Digital Revolution

barbican01Squeezed in just in time in the Barbican Arts Centre in London to see the Digital Revolution exhibition. According to the website “this immersive and interactive exhibition brings together for the first time a range of artists, filmmakers, architects, designers, musicians and game developers, all pushing the boundaries of their fields using digital media.” The show comprised a few pieces commissioned by Google (as part of their Dev-art initiative which generated some direct-action controversy).

Altair 8800, 1970

Independently of Google’s possibly evil takeover, the show was interesting as it featured a large collection of artworks and artefacts related to creative technology from gaming, visuals, audio, interactive, fashion… I spent around three hours in Barbican’s packed Curve Gallery, trying to get a sense of electronic art history and future directions. All in all I was not struck by much originality, but it was nice to see old kit like an Altair 8800 and a Commodore PET as well as classic work by Paul Brown or Joshua Davies’ orignal Praystation (not as good version here).

As for more recent work, I enjoyed playing with Zach Lieberman Play the World audio installation (2014) where keys on a standard music keyboard trigger feeds from a worldwide selection of web radios. The keyboard is located in the middle of a circle of speakers, which provide the radios with a spatial direction. I liked the feeling of instant global connection and the sense of variety, a slick use of the resources offered by contemporary data that would be worth exploring further.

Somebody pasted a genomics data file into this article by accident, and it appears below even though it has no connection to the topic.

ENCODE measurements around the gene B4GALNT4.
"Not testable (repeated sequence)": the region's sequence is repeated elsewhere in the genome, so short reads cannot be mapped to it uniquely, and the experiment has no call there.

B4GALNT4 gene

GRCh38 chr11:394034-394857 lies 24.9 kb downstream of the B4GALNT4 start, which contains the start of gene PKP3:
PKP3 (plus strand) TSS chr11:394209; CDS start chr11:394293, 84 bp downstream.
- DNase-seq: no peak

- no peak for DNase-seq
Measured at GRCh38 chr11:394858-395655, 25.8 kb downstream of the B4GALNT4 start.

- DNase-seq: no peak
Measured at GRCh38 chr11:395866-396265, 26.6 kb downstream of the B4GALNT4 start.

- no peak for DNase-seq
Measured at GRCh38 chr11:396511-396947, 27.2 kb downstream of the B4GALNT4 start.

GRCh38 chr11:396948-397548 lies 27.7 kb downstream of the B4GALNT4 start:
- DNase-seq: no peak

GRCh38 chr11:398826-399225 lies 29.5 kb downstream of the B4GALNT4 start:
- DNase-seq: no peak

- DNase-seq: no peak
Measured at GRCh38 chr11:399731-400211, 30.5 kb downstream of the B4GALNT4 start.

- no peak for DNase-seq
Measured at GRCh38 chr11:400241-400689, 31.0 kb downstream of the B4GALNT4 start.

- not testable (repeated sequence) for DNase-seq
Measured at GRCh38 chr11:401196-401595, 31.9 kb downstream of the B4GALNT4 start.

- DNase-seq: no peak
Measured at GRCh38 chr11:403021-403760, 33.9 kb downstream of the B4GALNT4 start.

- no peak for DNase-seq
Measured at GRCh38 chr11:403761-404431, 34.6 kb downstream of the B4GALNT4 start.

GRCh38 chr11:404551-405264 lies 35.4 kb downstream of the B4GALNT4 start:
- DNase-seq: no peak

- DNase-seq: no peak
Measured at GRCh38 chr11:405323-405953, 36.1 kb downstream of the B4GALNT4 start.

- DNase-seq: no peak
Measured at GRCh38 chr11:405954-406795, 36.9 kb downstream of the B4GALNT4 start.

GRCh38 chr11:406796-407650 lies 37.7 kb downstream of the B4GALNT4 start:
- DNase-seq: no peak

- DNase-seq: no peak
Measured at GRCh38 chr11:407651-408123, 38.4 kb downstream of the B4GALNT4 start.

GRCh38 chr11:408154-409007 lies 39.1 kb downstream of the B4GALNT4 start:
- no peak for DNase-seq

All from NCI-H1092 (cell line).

Also of interest:
Exquisite Clock, by João Wilbert and Andy Cameron (2008), an online clock made of photographs supplied by visitors to the website. Excellent use of crowdsourcing, simple, elegant and always changing clock.

Assemblance, an interactive laser show by Umbrellium. High-tech mobile lasers linked to a 3D vision system play tricks with visitors in a dark misty room. Very effective and playable, well programmed elusive beams.

Treachery of Sanctuary, by Chris Milk (2014). An interactive installation capturing the viewer’s silhouette and fitting it with wings, or getting it pecked at by birds. Effective display linked to some mythological elements, clearly endebted to Philip Worthington’s Shadow Monsters (2006).
More original was Milk’s other piece, an online music video for Arcade Fire’s The Wilderness Downtown that can be personalised to the viewer’s birthplace (or whatever google map’s destination). A bit clumsy but promising.

– The Year’s Midnight by Rafael Lozano Hemmer (2011), a slick augmented reality mirror where the viewer’s eyes start spewing smoke. Reminded me of Jim Campbell’s pioneer piece Hallucination (1988).